Friday, January 25, 2013

Disruptive Technology

A recent series started by Chunka Mui on Google's driverless car is looking to be somewhat a vindication of a few previous posts I made including Hang On, Get Ready, and Go and Riding the Exponential.  In the first story of the series Chunka lays out the case for why a driverless car is far more than just some science fiction novelty. With sweeping impacts like reducing accidents, wasted time and energy, and the total number of cars all by 90%, the driverless car is certain to be just as disruptive as the original automobile. Cost savings on this scale may seem unbelievable at first blush, but Chunka does a great job of breaking down the numbers in some "back of the envelope" estimates.

The second story, The Ripple Effects, is where it starts to get even more interesting. The impacts of broad adoption of the driverless car could turn many industries on their head if they aren't prepared. From car manufactures to emergency rooms, insurers to ambulance chasers, huge revenue streams would dry up within years. Yet, one industry's loss is another one's gain. By freeing up all this capital locked up in mitigating risk and compensating inefficiency we could not only improve the quality of life for individuals, we could create whole new trillion dollar markets.

Sounds great, right? Well reading the comments yields some interesting insights into how people perceive change on these scales. While most are generally intrigued, many have significant reservations with some downright trolling to say that such an endeavour is hopeless. I was impressed to see Chunka responding to each argument with calm clarity when I felt like asking; how can you be so blind?!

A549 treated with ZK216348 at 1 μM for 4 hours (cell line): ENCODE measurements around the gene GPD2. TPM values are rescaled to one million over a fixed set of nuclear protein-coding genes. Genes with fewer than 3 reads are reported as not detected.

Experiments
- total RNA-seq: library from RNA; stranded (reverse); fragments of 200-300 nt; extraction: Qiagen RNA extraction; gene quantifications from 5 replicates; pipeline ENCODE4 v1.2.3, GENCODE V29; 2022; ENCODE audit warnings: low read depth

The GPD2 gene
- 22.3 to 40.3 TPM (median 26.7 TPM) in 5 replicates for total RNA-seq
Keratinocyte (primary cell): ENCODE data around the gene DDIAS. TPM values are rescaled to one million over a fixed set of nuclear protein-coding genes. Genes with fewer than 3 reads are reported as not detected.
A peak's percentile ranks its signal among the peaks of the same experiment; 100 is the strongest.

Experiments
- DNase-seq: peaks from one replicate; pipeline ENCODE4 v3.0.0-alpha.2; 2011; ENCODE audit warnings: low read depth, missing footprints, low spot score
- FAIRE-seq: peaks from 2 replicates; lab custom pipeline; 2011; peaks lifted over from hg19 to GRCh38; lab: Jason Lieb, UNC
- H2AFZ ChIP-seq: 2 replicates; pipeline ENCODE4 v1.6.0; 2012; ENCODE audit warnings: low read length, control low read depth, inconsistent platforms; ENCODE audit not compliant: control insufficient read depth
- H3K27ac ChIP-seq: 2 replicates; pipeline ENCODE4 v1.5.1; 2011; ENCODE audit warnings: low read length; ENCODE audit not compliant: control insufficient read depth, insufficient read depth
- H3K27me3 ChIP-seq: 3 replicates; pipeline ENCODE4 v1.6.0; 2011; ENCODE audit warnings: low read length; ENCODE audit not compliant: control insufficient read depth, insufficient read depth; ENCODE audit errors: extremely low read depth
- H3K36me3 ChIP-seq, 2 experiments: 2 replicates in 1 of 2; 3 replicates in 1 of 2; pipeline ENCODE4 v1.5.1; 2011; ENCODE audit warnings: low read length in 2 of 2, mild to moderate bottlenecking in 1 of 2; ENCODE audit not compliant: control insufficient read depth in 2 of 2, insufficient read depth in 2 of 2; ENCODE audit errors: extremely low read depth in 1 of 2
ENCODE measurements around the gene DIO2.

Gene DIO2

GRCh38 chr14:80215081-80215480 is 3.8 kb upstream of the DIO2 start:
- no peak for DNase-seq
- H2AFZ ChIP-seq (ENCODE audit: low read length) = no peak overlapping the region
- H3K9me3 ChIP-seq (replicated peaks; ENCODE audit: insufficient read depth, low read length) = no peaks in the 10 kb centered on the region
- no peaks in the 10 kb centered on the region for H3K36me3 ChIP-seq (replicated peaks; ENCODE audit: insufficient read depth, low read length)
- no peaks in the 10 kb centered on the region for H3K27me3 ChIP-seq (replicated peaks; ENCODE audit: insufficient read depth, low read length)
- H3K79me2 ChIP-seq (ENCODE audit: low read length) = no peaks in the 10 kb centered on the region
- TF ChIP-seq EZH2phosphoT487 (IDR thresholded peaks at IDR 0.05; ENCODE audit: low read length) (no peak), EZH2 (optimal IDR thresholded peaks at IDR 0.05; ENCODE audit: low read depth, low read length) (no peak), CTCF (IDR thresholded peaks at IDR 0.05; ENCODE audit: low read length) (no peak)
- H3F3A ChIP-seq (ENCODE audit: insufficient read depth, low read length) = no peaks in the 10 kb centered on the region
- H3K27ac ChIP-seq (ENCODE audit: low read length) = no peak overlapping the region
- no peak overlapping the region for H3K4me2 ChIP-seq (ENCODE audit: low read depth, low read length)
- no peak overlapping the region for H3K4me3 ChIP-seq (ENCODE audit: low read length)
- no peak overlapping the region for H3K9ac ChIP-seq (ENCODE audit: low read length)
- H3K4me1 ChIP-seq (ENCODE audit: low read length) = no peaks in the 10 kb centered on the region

It's true that I'm an eternal optimist, yet at the same time when I look at mankind's remarkable history this optimism isn't just some baseless belief. I'm not sure when we became so impatient with progress. Perhaps it's because some things turned out to be much more complex than we expected. We have yet to find a cure for cancer, robots have yet to take care of our every need, and we still find many massive problems growing only worse with no clear way forward. Does that mean they'll never happen and that we should simply give up?

I've argued that these setbacks and delays should only motivate us further, because we now have the tools for taking on problems of every scale. From exploring the most fundamental of particles to looking across the entire universe back to moments just after all of creation, mankind is capable of many seemingly "impossible" things. To say that we will never have driverless cars is just as short sighted as those that said we'd sail off the edge of the earth if we sent our ships too far or that we'd never get man to the moon.

I suppose we've always had our naysayers throughout history. I just thought that as progress marched on at its ever faster clip that we'd get over the pessimism and realize our true collective potential. Perhaps time will still tell. I just hope there are enough optimists to keep us going until then.